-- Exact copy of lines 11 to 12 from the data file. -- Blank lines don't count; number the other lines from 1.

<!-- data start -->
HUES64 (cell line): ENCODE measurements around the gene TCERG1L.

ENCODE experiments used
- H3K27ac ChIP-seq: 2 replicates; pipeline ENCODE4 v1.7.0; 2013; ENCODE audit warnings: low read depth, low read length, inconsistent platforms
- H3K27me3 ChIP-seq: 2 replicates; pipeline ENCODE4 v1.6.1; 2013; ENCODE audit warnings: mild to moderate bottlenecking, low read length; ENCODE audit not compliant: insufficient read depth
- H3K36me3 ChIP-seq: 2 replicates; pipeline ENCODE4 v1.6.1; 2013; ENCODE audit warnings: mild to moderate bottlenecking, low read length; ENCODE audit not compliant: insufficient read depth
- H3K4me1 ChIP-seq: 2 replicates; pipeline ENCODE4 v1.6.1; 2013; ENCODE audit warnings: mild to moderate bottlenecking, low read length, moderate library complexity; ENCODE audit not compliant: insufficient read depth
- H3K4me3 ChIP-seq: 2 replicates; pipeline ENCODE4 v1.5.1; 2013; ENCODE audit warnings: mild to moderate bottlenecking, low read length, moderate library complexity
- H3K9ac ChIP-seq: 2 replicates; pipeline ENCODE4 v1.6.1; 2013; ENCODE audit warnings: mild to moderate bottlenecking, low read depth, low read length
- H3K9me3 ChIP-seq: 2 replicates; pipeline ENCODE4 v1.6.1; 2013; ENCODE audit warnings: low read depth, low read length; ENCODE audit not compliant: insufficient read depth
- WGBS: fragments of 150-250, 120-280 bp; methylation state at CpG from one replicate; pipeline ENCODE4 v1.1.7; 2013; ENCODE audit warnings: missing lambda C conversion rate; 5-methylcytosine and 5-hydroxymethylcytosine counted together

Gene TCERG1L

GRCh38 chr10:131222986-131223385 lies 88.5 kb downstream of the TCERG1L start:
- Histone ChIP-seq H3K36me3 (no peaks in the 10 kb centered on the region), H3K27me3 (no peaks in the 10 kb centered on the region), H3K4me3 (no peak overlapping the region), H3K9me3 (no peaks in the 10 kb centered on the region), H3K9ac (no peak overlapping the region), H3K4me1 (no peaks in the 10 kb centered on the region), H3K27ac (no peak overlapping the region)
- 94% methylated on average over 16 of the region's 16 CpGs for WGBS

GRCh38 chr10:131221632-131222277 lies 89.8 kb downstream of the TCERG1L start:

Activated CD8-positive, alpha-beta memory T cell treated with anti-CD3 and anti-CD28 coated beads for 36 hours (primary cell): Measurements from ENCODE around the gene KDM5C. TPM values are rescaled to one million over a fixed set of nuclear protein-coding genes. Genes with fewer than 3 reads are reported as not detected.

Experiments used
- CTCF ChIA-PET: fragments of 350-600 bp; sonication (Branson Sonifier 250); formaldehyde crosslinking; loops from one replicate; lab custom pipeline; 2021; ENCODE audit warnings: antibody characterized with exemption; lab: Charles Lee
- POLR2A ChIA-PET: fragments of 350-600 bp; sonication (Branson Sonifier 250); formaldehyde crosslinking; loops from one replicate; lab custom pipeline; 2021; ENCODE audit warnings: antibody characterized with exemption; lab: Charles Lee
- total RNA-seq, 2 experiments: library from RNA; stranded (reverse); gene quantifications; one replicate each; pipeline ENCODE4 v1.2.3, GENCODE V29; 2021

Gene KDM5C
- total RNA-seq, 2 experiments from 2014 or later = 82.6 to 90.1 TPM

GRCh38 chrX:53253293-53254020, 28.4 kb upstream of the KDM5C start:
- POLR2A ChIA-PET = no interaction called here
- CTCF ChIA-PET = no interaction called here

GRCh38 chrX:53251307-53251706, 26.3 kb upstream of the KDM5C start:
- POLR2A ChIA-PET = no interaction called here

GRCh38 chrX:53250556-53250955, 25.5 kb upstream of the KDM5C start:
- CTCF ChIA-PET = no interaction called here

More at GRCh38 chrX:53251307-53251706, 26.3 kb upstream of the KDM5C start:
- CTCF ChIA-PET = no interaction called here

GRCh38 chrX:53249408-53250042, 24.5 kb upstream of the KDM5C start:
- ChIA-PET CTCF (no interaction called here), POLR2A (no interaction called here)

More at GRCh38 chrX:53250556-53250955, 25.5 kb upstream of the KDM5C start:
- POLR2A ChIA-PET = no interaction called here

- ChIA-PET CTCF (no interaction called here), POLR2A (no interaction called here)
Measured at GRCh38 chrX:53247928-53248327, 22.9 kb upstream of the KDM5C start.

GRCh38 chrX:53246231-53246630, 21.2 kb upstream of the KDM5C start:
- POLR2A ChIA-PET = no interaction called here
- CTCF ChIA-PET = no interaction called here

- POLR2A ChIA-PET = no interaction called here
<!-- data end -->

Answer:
Gene TCERG1L

GRCh38 chr10:131222986-131223385 lies 88.5 kb downstream of the TCERG1L start: